College Dems to Talk GSA with Admin

Members of the University chapter of the College Democrats are preparing to meet with administrators in hopes of convincing them to create a student-run gay-straight alliance on campus.

The upcoming meeting comes on the heels of the group circulating a petition on campus over the last two weeks in favor of a gay-straight alliance. The petition has attracted nearly 500 signatures online and many others on paper, according to Maria Bernadzikowski, the group’s vice president.

Bernadzikowski said the meeting – scheduled to take place with Dr. Kathryn Hutchinson, vice president of student affairs – was sparked initially by the group bringing the idea to their faculty advisor, Brian Browne. Bernadzikowski said the group then was contacted by Dominic Scianna, associate vice-president of external relations, to inform them that the administration would gladly sit down with them to discuss this topic.

Last month, some students expressed dissatisfaction to The Torch with current on-campus options for gay and lesbian students, which include a “Safe Zone” program – on-call “allies” to provide support – along with monthly support meetings.

In a statement then, the University said, in part, “we would not recognize a gay alliance.”

The Democrats responded by launching a petition on Feb. 21 – both online and on paper – that they plan to bring to the meeting with Hutchinson. At the time the Torch went to print, the online petition had 472 signatures.

A total tally of the paper signatures could not be verified by the time the Torch went to print because the paper petition is in the hands of several students and will not be collected until later today, Bernadzikowski said.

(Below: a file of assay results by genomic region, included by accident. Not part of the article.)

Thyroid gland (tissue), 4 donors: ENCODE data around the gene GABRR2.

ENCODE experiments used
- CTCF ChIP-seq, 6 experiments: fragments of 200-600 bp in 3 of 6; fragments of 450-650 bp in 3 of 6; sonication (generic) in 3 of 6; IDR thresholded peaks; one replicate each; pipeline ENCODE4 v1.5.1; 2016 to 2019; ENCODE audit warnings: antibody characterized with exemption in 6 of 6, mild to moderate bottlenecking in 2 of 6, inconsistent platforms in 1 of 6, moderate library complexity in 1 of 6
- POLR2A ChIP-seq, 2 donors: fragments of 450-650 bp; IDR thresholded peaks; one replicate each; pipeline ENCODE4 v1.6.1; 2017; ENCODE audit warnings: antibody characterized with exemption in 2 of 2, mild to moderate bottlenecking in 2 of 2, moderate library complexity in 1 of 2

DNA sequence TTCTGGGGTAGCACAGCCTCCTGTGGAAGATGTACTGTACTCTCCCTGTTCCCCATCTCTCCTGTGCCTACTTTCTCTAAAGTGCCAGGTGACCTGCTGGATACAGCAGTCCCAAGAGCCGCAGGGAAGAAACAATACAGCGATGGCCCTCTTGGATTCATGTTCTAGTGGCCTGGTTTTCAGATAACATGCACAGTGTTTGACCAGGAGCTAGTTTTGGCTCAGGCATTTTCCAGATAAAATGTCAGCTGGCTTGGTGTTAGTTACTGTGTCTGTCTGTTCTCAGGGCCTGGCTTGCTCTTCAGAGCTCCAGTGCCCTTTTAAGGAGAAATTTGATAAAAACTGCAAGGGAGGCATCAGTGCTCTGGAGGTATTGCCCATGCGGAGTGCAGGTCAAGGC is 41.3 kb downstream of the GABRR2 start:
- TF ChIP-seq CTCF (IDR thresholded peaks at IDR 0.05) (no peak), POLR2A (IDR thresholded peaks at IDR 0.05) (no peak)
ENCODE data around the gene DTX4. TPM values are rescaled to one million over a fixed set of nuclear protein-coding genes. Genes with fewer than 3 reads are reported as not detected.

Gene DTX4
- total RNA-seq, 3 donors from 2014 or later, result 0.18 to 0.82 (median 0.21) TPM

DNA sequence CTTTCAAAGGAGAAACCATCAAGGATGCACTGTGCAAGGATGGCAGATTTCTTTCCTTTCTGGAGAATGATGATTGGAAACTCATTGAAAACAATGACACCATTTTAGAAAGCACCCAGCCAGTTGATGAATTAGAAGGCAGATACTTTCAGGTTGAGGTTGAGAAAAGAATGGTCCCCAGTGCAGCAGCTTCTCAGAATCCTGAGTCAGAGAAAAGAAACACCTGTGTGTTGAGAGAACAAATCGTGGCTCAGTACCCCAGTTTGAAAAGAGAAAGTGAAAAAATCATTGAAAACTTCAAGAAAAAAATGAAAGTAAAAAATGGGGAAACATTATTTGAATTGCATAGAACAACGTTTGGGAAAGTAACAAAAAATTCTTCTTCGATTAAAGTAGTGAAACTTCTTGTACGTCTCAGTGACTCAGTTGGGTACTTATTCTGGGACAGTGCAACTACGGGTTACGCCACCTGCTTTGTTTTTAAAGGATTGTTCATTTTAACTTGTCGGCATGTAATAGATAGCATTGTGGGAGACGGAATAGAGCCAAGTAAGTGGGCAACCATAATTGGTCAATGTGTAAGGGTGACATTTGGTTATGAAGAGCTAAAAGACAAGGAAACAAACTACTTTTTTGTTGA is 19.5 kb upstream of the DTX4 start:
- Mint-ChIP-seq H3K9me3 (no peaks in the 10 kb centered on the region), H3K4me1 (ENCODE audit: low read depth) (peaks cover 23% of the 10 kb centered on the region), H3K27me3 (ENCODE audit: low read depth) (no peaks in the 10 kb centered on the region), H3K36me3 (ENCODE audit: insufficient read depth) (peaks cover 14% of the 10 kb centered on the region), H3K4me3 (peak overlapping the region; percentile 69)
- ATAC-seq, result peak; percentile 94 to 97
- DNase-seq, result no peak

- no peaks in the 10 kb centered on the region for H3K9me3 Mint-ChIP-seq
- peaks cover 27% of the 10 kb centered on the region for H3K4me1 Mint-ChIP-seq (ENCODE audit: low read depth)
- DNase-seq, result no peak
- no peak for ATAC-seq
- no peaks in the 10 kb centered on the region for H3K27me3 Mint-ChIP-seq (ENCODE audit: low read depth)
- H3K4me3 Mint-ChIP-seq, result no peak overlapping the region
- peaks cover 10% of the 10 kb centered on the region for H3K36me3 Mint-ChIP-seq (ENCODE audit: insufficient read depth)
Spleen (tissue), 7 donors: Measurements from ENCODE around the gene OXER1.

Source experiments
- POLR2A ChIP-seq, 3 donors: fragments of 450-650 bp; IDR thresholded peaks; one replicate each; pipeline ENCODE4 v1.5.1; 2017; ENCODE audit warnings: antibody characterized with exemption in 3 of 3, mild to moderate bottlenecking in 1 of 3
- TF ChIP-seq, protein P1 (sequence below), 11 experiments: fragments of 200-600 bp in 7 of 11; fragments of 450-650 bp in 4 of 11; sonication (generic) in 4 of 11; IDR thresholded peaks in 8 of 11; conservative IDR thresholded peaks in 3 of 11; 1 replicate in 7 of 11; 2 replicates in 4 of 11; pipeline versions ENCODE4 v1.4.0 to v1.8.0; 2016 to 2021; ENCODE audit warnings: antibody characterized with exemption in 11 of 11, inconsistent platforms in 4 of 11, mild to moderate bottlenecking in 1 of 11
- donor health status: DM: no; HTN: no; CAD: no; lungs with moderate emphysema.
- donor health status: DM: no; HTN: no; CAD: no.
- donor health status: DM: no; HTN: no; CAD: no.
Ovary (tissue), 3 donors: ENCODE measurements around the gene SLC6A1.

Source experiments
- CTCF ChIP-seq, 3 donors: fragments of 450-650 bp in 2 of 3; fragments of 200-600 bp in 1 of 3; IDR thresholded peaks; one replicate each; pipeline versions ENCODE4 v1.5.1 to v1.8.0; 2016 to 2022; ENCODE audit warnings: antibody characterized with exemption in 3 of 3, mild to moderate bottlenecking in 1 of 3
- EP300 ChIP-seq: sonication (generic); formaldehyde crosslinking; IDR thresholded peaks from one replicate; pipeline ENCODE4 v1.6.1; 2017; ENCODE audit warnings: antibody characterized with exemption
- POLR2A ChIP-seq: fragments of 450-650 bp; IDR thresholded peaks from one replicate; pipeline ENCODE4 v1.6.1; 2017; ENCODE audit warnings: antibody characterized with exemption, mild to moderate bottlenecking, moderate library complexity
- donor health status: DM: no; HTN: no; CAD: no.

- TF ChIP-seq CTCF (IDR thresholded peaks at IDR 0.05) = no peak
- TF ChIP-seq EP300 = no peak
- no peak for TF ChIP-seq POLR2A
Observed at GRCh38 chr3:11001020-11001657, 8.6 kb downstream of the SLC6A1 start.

One of the petition’s signees, junior Dylan Jenkins, said he attached his name to it because he feels the University not allowing a GSA on campus goes against their mission statement.

“Banning a GSA goes against loving your neighbor,” he said. “I think it’s ridiculous to be opposed to a group whose core values are in line with the school’s mission statement.”

Senior Jordan Dolan said he was disappointed in the University in not supporting a GSA, and feels it hurts their image when compared to other major universities.

“Does St. John’s really want to be the one making a final stand for what the rest of the nation is fast realizing is not only a moral inevitability, but a moral imperative?” Dolan said.

Bernadzikowski said the group plans to address why St. John’s doesn’t recognize a GSA when other Catholic schools do.

Jenkins said at first he was worried about his signature being public, but decided it was important for him to be public about his support.

“I was slightly worried at first,” he said. “But you need to put your moral values ahead of your own fears.”

But anonymity is still a problem.

“We’ve had a lot of positive feedback from professors and administrators who said we’re doing a great job,” Bernadzikowski said. “At the same time they’ve told us they haven’t been allowed to publicly come out and support it.”

Bernadzikowski said the petition and the attempts to create a GSA should not be seen as an attack on the University, but, rather, a collaborative attempt to improve it.